- - Tuesday, March 31, 2015

The Founding Fathers of the United States of America were crystal clear on the priority of religious liberty. The first sentence of the first amendment to the Constitution of the United States reads, “Congress shall make no law respecting an establishment of religion, or prohibiting the free exercise thereof.” The oft-ignored second portion of that, the free exercise clause, is essential. It assures any American citizen can practice the religion of their choice without interference from the government.

Throughout our 200-plus-year history, the First Amendment has stood strong. It’s been challenged by society at times, but thankfully upheld by our courts and supported by our government.

Until 2015.

The state of Indiana recently passed the Religious Freedom Restoration Act. According to Gov. Mike Pence, it was intended to protect the constitutional rights and privileges of freedom of religion for people of faith and families of faith in Indiana. This is a good thing, right? Steeped in American tradition as old as the Constitution itself.

Wrong. Freedom to exercise your own spirituality somehow offends the gay community. They claim it is intolerant and is an attack on their lifestyle. Ironically, their response has been to attack supporters of the law with intolerance of religious beliefs.



It seems the purveyors of political correctness and tolerance aren’t so tolerant if your religious beliefs don’t agree with their way of thinking. The LGBT community and the new moral left have determined that the gay agenda trumps the First Amendment and the liberal left is coming along for the ride.

Charles Barkley, a member of the NBA Hall of Fame and often outspoken television sports analyst, has called for the NCAA to move the college basketball Final Four out of Indiana in protest of the law. “As long as anti-gay legislation exists in any state, I strongly believe big events such as the Final Four and Super Bowl should not be held in those states’ cities.” Religious freedom equates to anti-gay? It might be easy to dismiss Mr. Barkley’s comments as the ramblings of an ill-informed athlete if it weren’t for so many other high-profile objectors.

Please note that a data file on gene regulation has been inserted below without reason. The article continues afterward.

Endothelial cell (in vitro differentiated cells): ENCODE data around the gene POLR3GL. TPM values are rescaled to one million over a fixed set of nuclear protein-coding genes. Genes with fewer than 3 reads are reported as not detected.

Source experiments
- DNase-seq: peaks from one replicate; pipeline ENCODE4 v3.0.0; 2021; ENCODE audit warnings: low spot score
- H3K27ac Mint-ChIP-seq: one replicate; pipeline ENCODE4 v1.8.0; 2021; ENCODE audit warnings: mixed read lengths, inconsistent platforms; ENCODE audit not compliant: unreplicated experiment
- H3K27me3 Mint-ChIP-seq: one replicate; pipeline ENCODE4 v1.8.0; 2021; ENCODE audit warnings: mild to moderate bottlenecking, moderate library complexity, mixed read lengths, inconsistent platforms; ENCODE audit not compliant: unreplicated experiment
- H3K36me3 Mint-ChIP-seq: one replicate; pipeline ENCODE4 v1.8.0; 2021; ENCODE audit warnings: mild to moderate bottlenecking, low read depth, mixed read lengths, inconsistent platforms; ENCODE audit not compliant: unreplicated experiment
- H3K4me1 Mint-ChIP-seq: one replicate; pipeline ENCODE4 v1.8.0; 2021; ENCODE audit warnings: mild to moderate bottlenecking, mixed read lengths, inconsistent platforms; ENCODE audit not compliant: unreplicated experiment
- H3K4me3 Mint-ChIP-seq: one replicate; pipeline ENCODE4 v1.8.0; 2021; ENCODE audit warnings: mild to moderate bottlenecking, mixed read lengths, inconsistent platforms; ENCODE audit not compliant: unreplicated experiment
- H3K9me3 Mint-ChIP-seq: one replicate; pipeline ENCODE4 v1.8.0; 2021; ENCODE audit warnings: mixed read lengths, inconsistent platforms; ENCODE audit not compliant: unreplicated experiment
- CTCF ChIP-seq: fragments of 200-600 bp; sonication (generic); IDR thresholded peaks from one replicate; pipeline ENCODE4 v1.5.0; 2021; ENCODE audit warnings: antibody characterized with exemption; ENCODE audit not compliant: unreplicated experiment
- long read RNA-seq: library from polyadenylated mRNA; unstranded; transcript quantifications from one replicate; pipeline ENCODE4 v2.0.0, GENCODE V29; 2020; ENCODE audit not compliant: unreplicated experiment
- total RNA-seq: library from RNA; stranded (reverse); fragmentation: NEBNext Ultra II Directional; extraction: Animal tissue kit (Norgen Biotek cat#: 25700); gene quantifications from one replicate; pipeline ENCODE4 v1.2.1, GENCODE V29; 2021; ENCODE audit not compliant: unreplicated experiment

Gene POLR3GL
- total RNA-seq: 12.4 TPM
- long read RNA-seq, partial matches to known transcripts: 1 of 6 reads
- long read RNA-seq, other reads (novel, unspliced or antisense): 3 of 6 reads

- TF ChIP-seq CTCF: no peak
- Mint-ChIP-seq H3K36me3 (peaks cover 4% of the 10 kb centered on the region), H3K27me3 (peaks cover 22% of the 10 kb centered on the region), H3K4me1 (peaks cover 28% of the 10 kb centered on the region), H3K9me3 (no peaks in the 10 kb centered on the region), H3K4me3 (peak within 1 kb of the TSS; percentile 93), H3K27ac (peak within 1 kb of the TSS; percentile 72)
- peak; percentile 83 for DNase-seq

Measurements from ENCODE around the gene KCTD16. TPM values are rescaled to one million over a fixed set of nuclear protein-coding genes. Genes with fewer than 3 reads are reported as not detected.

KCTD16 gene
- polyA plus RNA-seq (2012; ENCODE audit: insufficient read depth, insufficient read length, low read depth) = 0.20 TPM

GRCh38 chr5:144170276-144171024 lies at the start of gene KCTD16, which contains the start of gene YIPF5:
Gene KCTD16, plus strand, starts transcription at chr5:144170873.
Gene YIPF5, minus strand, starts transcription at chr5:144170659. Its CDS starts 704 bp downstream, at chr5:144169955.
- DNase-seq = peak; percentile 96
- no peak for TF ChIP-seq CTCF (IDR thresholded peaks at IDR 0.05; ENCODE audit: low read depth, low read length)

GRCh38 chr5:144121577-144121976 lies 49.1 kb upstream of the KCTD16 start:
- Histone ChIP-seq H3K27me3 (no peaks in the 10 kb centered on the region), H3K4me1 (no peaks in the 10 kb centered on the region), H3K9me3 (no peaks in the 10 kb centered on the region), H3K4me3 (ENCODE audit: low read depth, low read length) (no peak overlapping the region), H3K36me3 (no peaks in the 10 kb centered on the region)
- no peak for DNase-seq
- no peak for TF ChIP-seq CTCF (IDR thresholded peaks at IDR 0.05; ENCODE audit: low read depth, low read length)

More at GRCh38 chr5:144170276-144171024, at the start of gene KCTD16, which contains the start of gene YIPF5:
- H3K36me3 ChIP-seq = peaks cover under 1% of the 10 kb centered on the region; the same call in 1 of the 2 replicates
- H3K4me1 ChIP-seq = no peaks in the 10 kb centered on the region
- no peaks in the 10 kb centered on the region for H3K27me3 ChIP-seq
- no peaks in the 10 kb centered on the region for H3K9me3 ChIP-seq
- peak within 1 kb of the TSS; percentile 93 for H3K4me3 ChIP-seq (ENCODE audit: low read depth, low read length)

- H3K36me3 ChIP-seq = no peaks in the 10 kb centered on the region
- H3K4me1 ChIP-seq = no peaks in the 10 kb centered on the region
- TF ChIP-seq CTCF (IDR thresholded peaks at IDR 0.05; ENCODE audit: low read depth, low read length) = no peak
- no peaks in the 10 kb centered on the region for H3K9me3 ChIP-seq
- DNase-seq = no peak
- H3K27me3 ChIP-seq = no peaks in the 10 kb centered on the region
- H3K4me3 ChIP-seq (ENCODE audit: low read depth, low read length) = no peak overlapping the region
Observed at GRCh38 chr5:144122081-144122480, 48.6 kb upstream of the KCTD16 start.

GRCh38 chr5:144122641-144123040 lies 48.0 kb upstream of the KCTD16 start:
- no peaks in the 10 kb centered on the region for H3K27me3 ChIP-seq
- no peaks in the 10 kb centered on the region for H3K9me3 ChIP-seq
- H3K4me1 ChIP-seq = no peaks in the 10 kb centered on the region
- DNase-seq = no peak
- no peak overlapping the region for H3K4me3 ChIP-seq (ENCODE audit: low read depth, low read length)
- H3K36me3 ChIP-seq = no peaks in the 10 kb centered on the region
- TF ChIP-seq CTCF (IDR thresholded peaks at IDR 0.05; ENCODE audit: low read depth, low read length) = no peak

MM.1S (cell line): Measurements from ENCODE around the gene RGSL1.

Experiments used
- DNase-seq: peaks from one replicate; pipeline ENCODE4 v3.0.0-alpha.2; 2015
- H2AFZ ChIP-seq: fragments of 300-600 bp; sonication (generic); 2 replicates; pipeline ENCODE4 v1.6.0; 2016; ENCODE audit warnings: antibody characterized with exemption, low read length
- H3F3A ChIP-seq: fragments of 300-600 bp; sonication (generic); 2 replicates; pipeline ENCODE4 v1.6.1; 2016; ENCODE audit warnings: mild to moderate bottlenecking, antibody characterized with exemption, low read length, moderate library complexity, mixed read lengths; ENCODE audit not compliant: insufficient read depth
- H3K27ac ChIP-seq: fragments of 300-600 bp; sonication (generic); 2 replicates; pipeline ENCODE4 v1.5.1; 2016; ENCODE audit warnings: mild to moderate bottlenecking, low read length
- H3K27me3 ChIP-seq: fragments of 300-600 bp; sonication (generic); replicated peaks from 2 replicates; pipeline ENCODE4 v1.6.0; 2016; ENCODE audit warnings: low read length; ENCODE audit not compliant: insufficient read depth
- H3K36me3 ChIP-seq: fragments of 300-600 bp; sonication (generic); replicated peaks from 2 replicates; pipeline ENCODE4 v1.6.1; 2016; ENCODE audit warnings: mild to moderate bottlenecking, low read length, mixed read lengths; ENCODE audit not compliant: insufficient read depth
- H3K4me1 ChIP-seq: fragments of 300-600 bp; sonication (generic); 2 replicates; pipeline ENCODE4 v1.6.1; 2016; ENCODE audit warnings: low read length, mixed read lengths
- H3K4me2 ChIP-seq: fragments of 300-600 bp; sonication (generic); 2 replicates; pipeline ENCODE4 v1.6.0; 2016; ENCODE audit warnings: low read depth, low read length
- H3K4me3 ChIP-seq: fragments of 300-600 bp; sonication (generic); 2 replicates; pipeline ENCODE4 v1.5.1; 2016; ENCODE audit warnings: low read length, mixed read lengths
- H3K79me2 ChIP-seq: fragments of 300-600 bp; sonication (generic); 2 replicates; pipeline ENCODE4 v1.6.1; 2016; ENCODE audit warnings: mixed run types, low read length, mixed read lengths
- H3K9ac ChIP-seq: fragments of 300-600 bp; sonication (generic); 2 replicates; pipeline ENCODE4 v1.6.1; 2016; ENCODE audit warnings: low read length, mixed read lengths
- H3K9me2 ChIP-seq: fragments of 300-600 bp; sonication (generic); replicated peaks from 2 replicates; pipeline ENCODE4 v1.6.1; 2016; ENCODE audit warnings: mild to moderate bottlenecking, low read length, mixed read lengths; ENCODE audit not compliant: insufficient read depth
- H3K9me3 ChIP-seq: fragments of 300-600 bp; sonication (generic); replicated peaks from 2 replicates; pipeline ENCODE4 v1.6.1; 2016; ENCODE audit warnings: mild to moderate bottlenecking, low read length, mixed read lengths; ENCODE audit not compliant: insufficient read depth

Apple CEO Tim Cook, a homosexual, has compared the Indiana law to Jim Crow laws in the Old South. The governors of Connecticut and Illinois are signing executive orders banning travel to any state with similar laws. Wait a minute. Other states have this same law? Yes. 19 other states in fact, including Connecticut and Illinois. The governors have apparently created the unintended challenge of Connecticut and Illinois state employees being banned from travel in their own states. It seems retired athletes aren’t the only ones who haven’t done their homework before expressing their outrage.

According to those who are squealing, Indiana’s new law is a Republican effort to legislate discrimination and intolerance. This ignores the fact that more than 20 years ago the federal version of the Religious Freedom Restoration Act passed the U.S. House of Representatives unanimously. Not one congressman, Democrat or Republican, voted against it. It passed the U.S. Senate with overwhelming bipartisan 97-3 approval. It was then signed into law by Democratic President Bill Clinton. At the signing of the law, Mr. Clinton said, “Our Founders cared a lot about religion. And one of the reasons they worked so hard to get the First Amendment into the Bill of Rights, at the head of the class, is that they well understood what could happen to this country, how both religion and government could be perverted if there were not some space created and some protection provided. We are, after all, the oldest democracy now in history and probably the most truly multiethnic society on the face of the Earth. And I am convinced that neither one of those things would be true today had it not been for the importance of the First Amendment. And the fact that we have kept faith with it for 200 years.”

God Bless You President Clinton. Let’s hope Indiana and the United States can still keep the faith in 2015.

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